For an exhibition about how fragmented and confusing modern life can be, 24/7 at Somerset House has an appropriately short attention span. The flashing, clattering, often overwhelming show bounces from subject to subject, medium to medium, tackling issues as diverse as screen addiction, mass surveillance, light pollution and sleep disturbance.
It tells the story of a world in flux, with us, the inhabitants of this brave new era, barely aware of the digital pressures bearing down upon virtually every aspect of our lives.
As the exhibition title suggests, there’s a focus on the shift from a more or less circadian society governed by natural day/night cycles, to an always-on, ever-connected world.
Marcus Coates video Self-Portrait as Time (What Makes One Want to Work?) shows a close-up of the artist’s finger manually flicking the second hand of a wristwatch, a feat he kept up for 12 hours straight without missing a beat (usefully, it tells the actual time in the gallery).
It’s a wry take on an unsettling truth – that we’re on the clock from the moment we wake to the second we fall asleep. And that’s if we can fall asleep. Between blue light and 24-hour emails and medicated stimulants, our sleep patterns have been disrupted on an unprecedented scale.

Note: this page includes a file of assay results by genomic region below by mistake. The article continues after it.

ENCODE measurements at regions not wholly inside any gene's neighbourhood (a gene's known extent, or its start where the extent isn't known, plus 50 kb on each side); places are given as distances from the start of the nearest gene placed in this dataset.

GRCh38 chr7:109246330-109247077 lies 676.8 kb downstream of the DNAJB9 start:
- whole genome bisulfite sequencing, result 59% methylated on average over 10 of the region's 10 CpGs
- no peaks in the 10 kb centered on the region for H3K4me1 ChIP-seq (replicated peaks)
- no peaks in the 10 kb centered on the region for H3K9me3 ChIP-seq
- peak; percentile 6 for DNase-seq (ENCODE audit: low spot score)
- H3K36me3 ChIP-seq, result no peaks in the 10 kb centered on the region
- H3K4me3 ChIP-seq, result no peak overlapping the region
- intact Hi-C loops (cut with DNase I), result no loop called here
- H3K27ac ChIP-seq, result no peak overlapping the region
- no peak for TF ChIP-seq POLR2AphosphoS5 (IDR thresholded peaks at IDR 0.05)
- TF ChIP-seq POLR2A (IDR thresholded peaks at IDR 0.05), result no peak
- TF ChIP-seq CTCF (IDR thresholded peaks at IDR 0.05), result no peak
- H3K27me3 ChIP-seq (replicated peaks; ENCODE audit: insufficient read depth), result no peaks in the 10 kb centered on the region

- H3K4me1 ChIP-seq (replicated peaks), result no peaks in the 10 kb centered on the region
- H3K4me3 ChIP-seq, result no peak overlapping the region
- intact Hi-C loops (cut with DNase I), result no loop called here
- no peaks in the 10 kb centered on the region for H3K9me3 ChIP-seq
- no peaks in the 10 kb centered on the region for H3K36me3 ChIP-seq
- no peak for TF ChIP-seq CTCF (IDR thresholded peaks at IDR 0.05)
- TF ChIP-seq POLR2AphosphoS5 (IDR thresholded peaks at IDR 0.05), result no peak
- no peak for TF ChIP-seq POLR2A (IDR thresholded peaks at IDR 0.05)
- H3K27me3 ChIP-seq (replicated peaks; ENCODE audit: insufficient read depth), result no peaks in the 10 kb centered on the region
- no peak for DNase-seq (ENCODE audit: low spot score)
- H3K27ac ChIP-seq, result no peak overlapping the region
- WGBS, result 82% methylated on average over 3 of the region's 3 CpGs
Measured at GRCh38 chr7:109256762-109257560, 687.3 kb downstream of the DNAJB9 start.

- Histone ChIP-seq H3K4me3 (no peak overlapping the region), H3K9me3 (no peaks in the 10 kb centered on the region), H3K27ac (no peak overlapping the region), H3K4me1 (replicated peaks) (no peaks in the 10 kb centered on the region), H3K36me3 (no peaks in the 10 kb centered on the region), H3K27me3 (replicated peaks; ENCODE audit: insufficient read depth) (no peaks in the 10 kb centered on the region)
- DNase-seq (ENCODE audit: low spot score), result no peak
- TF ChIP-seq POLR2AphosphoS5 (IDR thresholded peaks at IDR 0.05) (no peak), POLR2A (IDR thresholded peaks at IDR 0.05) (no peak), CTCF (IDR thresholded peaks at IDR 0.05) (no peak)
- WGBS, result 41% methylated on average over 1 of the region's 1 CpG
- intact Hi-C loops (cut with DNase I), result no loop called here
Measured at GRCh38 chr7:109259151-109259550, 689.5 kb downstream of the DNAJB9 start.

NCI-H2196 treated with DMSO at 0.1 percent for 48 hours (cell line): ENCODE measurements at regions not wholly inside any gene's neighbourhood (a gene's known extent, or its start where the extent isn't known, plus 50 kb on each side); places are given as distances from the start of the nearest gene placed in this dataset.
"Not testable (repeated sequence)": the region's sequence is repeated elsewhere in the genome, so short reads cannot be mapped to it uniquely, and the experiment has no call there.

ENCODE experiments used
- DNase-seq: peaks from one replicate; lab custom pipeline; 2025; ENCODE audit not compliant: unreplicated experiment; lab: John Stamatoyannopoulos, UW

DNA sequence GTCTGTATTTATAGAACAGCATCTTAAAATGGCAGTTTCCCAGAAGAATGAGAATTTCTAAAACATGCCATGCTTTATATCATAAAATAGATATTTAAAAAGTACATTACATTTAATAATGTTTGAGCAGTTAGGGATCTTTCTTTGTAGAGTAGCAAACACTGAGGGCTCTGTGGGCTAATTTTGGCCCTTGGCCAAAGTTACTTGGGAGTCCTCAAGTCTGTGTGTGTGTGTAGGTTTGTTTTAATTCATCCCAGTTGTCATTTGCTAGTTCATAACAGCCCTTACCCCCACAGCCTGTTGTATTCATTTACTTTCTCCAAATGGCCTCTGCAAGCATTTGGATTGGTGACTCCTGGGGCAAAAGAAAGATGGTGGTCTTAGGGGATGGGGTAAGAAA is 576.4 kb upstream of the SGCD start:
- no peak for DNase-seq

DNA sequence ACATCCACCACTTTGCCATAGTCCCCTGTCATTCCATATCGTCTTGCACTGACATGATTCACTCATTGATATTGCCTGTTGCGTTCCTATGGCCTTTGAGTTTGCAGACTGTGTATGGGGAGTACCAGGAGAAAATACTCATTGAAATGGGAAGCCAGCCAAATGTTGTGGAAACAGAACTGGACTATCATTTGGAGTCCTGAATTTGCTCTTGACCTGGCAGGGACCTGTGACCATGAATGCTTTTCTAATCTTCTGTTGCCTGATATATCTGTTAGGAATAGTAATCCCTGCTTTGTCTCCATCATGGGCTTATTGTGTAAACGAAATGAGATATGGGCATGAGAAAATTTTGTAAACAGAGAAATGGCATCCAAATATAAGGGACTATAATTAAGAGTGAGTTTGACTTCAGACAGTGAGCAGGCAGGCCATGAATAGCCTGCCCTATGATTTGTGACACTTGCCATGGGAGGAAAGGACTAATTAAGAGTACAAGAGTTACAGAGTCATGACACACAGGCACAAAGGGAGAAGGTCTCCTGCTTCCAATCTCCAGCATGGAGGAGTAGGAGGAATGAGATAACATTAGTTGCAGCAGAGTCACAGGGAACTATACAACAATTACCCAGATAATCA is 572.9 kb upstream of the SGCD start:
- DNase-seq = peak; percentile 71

A video piece by Roman Signer shows the artist attempting to snooze while a remote control drone buzzes angrily around his head. In another installation visitors are invited to lie on a double bed in a dark room and stare at a hypnotic lightshow – a strange, futuristic solution to a strange, futuristic problem.
There’s a healthy dose of technophobia: a video of a Chinese Bitcoin mining mainframe bathed in blood-red light; an installation of twisted, broken flatscreen TVs; a super-cut of Mark Zuckerberg saying the words “more” and “growth” over and over again.
But other pieces are more ambivalent. American artist and programmer Michael Mandiberg finds beauty in the faces of smart watches, while data visualisation studio Tekja creates kaleidoscopic patterns from real-time social media posts.
Even when despairing about the bizzaro world we somehow inhabit, 24/7 is full of energy and humour. It’s the doctor who gives you a terminal diagnosis but somehow manages to raise a smile. We’re in a right old mess, it says, but still, look at this nice shiny thing, and this one, and this one…